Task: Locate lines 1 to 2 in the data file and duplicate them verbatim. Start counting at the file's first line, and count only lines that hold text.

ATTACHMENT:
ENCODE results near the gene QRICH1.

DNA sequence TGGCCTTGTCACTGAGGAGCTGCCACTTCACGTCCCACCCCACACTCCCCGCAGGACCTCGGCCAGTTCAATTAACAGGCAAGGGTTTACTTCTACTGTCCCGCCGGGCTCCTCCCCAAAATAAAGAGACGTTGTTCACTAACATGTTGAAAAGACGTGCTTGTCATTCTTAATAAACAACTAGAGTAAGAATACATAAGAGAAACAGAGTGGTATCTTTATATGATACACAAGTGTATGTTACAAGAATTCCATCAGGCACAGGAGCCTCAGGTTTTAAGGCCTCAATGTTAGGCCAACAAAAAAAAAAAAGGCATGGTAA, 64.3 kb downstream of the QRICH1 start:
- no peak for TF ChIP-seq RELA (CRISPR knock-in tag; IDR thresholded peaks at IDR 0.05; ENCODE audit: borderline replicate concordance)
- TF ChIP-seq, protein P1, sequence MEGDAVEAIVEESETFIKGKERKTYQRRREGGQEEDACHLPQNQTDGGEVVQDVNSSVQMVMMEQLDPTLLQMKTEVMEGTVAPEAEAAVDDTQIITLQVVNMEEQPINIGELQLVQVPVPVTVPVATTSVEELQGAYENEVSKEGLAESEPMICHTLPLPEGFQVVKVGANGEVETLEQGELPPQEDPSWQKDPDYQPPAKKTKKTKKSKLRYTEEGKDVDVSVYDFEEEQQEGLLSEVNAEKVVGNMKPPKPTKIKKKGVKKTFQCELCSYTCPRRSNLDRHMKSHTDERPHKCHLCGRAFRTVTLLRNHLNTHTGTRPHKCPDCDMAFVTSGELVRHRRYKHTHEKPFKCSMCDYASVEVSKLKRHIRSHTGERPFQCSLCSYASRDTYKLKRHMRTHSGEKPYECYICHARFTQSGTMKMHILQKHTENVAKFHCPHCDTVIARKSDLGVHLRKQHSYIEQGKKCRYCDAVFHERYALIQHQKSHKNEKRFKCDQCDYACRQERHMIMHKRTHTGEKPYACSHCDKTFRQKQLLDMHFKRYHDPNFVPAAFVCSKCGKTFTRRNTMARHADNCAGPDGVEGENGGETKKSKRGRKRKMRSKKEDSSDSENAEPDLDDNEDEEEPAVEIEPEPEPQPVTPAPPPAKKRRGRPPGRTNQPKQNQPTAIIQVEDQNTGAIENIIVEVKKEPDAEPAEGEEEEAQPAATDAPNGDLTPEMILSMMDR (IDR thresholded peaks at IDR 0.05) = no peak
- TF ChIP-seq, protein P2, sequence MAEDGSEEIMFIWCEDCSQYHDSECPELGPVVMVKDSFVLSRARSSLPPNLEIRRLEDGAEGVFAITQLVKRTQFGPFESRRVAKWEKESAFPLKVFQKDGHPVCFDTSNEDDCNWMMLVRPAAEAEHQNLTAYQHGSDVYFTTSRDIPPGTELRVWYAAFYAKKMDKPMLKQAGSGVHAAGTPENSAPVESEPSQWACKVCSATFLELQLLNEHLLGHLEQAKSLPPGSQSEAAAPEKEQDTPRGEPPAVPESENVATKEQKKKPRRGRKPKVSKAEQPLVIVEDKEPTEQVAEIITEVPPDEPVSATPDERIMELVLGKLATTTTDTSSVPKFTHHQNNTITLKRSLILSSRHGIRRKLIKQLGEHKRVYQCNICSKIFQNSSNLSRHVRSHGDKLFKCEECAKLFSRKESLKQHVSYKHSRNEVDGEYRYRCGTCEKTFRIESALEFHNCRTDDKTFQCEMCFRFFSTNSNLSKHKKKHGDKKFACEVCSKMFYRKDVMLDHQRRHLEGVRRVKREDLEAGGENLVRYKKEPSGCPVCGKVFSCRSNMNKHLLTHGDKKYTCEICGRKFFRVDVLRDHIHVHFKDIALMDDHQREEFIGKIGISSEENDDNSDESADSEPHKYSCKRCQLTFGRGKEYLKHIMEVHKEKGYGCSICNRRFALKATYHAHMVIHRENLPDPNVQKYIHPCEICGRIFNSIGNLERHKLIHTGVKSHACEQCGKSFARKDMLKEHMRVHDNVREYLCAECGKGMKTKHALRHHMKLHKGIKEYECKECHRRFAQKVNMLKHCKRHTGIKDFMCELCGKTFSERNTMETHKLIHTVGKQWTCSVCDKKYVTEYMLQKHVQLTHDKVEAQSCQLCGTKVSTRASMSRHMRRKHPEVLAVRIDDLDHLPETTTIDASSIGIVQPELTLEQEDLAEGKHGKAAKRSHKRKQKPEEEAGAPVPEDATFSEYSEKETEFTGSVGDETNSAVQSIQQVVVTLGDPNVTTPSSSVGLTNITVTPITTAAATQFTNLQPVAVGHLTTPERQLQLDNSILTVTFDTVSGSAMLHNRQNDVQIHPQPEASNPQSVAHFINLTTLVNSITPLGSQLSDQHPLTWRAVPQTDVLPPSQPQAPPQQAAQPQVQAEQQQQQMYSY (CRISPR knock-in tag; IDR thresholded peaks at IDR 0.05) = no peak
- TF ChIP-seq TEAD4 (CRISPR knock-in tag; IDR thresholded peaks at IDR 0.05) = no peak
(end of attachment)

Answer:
ENCODE results near the gene QRICH1.

DNA sequence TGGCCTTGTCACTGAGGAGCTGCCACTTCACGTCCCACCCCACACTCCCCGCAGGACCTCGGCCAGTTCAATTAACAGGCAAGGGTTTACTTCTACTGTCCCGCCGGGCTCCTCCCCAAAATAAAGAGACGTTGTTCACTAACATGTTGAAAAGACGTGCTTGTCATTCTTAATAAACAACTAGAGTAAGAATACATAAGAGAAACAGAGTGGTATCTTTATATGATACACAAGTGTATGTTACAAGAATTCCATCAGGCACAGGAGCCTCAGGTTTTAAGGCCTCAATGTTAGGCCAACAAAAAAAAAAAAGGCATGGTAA, 64.3 kb downstream of the QRICH1 start: